Next Steps After My MBA? A Turkey Hunt of Course

With the turning in of my final MBA assignment yesterday, I was left in contemplation about what was next for me.  Certainly more focus on my full-time job was in store.  Perhaps I’d turn my business idea into a new company in the coming months.  Or, maybe I would just relax.  Who knows, I thought.  So naturally I began rummaging through my hunting pack for no apparent reason.  No hunter needs an excuse to admire and take inventory of hunting gear.  I removed turkey calls, binoculars, gloves and flashlights until I reached the bottom and there it was; an unfilled Kansas turkey tag right before my eyes.  In that moment, my next step after graduation was decided for me.

And how fortunate I was to also have a close friend, Caleb Phillippi, with a great piece of Kansas property just an hour out of Kansas City.  We had been chatting earlier in the season about making an afternoon hunt during the week, and with my classes finally finished, the chance was finally here.  We coordinated the trip and I snuck out early in the PM today to meet him.

Birds were everywhere when we arrived so we carefully used the terrain to maneuver our way towards a large field of corn stubble.  We peeked through the edge of timber jutting into the field and immediately spotted several toms moving away from us.  I belly crawled through a small drainage ditch towards them because they were unresponsive to my yelps.  This late in the year, the grass was tall enough where it was hitting me in the face as I moved forward.  Certainly annoying, but no more so than when I found myself crawling through several inches of water I was unable to see when I first started my crawl…

Ks turkey hunt

Follow along with this map to see how we made our successful stalk.


The whole thing turned out to be fruitless and I was left soaking wet.  The toms had reached the opposite corner of the field by the time I got anywhere close to arising for a shot.  It was time for a new game plan.  Caleb and I regrouped back at the tree line to come up with our new stalk strategy.  A heavy rain had gone through in the morning and an increasing wind was making for an ideal sneak scenario.  We circled around the field and moved through the brush in “pro stealth” mode as Caleb referred to it later on.  He was right though.  The brush was so thick you couldn’t see the ground, yet we moved along soundlessly.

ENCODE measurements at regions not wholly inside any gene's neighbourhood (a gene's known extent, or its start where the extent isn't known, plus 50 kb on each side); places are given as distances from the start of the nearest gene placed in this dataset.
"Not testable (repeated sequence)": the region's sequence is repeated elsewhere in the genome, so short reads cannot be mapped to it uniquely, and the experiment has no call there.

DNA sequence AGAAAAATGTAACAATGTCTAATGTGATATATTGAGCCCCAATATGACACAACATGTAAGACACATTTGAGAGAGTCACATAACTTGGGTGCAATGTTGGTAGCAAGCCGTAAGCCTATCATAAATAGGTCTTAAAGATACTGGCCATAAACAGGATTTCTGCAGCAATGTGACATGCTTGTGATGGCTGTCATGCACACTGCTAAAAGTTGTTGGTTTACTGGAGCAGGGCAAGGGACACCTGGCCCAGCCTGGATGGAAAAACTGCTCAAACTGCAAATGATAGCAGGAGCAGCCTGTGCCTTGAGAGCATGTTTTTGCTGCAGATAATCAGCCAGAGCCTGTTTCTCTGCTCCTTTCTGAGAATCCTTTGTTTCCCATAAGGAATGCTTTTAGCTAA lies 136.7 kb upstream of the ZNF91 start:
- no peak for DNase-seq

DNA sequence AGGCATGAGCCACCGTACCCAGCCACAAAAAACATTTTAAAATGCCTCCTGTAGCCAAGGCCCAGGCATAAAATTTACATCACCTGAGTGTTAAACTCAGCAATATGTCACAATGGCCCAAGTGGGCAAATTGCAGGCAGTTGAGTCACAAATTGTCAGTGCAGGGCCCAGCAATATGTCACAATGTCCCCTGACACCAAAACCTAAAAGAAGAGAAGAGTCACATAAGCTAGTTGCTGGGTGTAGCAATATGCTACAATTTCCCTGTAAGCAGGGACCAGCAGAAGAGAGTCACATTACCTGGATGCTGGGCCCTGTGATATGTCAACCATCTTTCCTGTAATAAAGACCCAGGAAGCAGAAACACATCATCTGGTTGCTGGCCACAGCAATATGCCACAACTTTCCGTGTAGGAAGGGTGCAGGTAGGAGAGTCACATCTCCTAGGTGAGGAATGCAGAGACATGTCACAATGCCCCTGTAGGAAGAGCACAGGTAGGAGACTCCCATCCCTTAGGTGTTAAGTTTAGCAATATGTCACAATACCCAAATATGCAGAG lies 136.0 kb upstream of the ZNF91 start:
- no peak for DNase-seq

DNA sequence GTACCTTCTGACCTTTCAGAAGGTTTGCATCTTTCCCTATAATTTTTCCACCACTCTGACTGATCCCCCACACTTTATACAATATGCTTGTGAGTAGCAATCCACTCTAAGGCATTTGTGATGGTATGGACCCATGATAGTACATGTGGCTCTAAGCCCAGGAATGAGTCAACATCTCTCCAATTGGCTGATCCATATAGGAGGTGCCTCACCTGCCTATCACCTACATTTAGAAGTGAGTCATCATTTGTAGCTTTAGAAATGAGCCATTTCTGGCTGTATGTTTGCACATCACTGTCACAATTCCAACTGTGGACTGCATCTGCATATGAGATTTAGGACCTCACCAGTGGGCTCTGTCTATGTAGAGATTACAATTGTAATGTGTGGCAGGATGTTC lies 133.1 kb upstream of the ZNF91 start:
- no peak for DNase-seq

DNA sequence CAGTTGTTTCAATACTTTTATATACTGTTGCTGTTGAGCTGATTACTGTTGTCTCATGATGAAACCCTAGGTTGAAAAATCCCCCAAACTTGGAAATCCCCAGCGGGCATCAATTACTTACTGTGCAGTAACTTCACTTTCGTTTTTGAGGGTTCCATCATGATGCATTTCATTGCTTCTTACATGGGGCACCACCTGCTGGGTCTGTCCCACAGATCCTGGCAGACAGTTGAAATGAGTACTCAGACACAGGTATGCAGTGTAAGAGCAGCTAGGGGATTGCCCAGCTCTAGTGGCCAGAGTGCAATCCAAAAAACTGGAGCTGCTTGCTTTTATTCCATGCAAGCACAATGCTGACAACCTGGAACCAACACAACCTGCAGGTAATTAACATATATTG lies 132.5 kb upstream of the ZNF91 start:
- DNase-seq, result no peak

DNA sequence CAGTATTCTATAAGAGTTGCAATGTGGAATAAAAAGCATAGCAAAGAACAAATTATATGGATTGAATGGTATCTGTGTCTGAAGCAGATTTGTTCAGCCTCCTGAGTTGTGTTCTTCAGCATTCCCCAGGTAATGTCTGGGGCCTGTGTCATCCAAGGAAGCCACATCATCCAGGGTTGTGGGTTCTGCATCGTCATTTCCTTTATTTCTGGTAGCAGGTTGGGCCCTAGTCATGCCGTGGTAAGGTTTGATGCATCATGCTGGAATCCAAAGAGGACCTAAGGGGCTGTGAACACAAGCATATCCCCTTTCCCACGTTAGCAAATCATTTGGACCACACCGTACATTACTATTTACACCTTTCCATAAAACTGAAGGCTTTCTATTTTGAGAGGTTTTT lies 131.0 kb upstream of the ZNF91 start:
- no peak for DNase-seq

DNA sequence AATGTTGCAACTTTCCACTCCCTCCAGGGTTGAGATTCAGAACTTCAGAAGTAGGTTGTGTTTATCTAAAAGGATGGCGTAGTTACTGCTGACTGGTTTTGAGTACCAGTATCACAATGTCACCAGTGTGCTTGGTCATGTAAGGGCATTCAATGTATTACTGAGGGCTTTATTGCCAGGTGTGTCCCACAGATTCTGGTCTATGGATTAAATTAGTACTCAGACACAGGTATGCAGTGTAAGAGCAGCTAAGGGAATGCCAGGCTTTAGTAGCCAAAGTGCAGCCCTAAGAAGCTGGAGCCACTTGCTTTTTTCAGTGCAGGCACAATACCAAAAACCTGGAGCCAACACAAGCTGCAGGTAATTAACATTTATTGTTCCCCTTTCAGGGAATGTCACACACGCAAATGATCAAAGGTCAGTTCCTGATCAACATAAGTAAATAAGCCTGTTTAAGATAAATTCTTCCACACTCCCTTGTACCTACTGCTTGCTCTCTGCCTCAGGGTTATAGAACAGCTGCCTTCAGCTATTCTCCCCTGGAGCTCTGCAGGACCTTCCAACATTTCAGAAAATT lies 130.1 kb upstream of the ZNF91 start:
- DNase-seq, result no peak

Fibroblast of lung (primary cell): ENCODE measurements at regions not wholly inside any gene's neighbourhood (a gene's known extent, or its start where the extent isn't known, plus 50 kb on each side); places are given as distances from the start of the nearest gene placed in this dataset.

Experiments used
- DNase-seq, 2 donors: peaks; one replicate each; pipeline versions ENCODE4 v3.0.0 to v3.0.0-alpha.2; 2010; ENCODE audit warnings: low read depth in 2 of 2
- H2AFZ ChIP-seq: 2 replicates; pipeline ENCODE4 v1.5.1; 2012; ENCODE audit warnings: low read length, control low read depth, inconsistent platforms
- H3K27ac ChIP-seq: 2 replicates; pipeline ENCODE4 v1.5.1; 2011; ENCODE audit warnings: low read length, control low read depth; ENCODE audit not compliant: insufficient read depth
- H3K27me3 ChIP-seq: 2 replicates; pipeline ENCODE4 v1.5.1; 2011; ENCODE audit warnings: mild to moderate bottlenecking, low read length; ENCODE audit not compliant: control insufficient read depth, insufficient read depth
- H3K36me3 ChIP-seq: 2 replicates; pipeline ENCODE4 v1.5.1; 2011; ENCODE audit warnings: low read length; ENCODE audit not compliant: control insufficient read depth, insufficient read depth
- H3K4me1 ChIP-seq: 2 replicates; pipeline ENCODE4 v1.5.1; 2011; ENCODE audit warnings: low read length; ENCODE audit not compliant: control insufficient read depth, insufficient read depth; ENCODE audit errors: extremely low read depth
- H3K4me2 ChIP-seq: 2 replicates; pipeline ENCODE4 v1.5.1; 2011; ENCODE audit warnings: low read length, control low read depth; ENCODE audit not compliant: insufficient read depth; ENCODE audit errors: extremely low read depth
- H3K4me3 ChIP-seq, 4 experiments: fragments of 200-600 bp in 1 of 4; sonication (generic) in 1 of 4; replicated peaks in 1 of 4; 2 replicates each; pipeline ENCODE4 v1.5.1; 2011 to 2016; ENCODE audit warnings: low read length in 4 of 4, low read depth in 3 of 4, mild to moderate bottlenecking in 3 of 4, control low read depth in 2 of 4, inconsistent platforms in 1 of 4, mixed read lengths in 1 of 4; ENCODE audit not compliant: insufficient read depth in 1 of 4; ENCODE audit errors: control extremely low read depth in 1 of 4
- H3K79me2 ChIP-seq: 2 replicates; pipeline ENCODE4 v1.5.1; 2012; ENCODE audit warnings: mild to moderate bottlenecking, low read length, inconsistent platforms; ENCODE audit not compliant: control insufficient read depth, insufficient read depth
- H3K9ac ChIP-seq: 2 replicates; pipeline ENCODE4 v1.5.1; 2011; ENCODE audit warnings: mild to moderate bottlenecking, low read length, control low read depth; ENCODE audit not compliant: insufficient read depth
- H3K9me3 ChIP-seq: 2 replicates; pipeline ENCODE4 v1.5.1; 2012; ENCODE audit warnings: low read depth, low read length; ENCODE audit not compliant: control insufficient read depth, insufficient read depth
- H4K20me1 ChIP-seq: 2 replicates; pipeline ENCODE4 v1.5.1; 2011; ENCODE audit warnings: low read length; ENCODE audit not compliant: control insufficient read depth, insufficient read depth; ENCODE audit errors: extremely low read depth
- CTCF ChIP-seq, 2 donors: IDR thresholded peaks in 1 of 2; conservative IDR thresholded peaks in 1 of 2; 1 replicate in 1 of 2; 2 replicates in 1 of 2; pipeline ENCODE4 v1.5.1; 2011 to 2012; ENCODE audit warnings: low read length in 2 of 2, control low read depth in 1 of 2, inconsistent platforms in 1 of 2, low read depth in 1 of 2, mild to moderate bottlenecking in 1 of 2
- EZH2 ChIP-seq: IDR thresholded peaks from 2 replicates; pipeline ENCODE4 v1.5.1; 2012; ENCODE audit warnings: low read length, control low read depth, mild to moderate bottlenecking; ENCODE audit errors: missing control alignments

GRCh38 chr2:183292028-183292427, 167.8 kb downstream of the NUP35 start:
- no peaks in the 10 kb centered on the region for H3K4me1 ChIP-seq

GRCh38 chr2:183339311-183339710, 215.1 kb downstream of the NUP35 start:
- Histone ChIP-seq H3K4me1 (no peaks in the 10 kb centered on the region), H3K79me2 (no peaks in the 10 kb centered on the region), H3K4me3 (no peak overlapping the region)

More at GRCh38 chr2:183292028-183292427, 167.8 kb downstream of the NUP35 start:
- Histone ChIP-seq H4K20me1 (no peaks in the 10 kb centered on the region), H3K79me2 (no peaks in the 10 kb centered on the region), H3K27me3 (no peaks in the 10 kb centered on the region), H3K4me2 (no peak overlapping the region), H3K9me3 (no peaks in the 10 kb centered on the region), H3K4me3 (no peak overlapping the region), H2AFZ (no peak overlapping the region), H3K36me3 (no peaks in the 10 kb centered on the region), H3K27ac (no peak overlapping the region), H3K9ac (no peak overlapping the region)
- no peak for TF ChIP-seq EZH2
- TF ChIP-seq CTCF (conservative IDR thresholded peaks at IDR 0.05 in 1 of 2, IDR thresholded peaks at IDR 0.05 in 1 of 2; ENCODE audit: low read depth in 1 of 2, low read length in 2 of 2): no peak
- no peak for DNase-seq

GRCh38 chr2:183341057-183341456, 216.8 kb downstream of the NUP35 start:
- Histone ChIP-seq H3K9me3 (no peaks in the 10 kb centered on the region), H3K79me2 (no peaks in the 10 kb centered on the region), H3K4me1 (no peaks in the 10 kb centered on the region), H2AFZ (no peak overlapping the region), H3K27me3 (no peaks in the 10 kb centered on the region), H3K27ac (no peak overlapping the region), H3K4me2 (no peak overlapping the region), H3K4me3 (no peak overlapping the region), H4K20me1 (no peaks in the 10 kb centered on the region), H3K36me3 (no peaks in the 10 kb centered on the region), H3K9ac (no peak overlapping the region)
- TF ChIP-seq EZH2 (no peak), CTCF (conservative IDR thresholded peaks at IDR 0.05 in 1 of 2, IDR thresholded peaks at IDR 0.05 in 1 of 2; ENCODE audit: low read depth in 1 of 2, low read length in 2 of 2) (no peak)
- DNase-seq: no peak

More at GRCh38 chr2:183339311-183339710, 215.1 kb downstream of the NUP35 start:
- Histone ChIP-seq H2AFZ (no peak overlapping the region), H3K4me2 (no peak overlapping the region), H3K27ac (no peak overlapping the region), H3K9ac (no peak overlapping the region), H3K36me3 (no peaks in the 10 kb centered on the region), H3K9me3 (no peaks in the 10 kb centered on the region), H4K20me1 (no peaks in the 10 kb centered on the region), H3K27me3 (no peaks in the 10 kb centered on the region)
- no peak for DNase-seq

We ventured into the opposite tree line where we believed the turkeys had gone.  I checked the edge of the field periodically and we were getting close to where we’d last seen them.  I paused and told Caleb I wanted to check the edge one more time before closing in.  Thank god I did.  As I scanned the field, my heart almost exploded out of my chest as my gaze finally fixated on three toms hugging the trees less than 30 yards away.  Best of all, they were moving towards my direction.  I turned around and frantically whispered to Caleb, who had taken the liberty to check his phone at this moment, to get the camera up and get ready.  Neither Caleb, nor I, are a master of sign language, so I’m sure my frantic hand movements and muffled whispering had him truly baffled.

No time to explain.  15 seconds passed and they were at 20 yards now and closing.  I turned around and raised my shotgun.  I centered my bead on the closest one through a foot-wide window in the brush and squeezed the trigger.

At 3:45pm and less than 2 hours into our hunt, I had my first Kansas Tom.  What a way to start out life after my MBA.


Tyler Mahoney (left) and Caleb Phillippi with Tyler’s first Kansas Tom killed on May 14th, 2015.


1 inch spurs


A fence post pose to finish off the day.



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